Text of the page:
I work at a non-tenure granting institution that is very far from home where I am not particularly happy. I received a two-year contract from them that I signed in late April. My faculty handbook states that I can only terminate my subsequent year's contract by May 1st. I am not sure how legally binding this document is considering that when I signed my original contract, I'm pretty sure I signed a document stating that either party (employer/employee) in the state where I work can terminate employment at will. However, I signed no such document this time around. I am hoping to get an offer from another institution where I would really, really like to be within the next week or so. If I do get the offer I'm hoping for, can/should I quit the other job? I would appreciate any advice you'd all be willing to share.
Date: 16 Jul 2013 19:57
Number of posts: 5
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I think it really depends. If you did sign a form that says you can terminate employment at will, then feel free. They may have to rush to make a new hire, but it is within your right to. However, I actually interviewed this last year at a place who had a person back out during the summer for a position after signing the contract. The faculty voted on whether or not to inform that person's new institution and graduate institution (so that her new colleagues and former advisors would be aware that she had signed a contract and then backed out). Though people do sometimes back out, it is not often looked at favorably as it signals commitment issues and can be a bit of black mark. Again, depends on the specific situation and how "tight" your contract is, but be aware that the institution you work out may share with others that you backed out. And know how to handle that situation if someone brings it up.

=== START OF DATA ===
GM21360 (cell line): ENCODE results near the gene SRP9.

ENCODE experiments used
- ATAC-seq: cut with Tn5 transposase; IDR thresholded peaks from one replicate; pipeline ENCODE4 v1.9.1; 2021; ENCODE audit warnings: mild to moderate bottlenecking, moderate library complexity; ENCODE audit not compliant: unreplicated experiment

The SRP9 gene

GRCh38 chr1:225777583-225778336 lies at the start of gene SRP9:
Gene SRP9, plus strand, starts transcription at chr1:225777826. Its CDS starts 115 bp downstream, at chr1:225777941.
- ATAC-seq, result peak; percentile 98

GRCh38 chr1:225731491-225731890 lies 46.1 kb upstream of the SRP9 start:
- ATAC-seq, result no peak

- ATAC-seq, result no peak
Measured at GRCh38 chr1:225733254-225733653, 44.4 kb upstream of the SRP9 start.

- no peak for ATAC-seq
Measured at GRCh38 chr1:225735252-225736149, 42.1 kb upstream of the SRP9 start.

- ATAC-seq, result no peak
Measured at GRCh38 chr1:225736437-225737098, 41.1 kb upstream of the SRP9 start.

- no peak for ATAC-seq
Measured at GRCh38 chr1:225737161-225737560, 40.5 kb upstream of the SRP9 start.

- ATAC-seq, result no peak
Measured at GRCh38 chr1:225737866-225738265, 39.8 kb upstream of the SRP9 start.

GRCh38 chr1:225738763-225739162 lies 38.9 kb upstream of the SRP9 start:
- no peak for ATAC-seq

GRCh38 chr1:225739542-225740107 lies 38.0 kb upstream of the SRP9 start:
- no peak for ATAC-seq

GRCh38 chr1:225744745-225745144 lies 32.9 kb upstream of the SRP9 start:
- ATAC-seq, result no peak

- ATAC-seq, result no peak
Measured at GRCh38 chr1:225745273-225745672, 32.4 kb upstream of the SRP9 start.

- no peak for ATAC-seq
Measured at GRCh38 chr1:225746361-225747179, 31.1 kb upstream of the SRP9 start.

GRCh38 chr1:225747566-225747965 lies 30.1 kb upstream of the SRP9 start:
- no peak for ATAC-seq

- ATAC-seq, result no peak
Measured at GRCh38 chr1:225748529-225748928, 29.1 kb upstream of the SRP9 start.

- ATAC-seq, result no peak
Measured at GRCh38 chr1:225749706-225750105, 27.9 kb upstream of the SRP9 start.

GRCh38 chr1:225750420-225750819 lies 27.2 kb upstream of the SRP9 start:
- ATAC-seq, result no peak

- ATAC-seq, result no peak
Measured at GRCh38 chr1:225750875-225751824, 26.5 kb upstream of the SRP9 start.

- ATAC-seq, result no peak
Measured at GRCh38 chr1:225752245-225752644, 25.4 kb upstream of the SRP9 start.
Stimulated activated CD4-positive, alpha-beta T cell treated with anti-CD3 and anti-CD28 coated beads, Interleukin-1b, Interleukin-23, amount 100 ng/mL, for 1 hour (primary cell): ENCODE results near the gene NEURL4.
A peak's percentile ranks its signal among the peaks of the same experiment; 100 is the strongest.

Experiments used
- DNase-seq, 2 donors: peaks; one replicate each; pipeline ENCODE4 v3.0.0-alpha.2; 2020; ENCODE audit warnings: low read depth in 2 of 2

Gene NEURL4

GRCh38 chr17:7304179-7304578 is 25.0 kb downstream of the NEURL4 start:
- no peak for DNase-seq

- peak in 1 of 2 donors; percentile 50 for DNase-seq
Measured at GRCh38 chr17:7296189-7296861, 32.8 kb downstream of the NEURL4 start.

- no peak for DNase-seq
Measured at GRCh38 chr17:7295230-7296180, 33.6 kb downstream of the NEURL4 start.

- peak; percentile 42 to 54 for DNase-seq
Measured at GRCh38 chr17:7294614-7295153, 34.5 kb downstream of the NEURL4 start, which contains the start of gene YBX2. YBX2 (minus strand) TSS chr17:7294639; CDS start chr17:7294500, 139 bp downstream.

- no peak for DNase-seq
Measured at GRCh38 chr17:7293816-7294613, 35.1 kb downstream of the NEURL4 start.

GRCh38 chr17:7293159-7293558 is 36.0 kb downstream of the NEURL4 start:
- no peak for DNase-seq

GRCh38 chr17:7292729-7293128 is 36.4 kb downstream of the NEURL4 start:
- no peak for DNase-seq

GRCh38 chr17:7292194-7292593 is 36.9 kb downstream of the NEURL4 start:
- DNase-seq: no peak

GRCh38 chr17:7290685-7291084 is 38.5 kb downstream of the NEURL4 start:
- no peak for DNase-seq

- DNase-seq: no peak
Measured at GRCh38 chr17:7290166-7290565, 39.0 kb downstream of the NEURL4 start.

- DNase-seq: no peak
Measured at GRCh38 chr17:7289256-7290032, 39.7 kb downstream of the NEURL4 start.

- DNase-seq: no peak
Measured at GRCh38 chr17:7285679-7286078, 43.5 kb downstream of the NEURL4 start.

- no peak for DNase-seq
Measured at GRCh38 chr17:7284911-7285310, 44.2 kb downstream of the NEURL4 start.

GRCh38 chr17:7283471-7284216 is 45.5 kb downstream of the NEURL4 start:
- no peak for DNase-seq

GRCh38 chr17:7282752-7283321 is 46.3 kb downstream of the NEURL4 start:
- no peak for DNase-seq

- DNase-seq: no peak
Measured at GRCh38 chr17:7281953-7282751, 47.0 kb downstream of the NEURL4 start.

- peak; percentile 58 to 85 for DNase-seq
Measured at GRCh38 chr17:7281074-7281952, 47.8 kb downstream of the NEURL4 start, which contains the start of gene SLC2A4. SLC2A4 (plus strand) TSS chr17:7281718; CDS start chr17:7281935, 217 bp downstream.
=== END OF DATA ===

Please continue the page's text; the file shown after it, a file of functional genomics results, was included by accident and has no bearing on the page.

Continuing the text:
If you do get an offer, maybe you can delay the start date by a semester or even a year, giving your other place some time to find a replacement.
Thank you all for your excellent advice! I checked my original hiring materials, and although I didn't keep a copy of the actual form, a checklist from those materials stated that I needed to sign and return a document stating that I understood that my employment was "at will". I think this frees me from any legal issues relating to the faculty handbook. I definitely realize that I'll be burning some bridges if I get and take this other position, but this one is also not a permanent position and my potential employer is aware of my current situation. So hopefully, the repercussions of this decision will not follow me too far forward.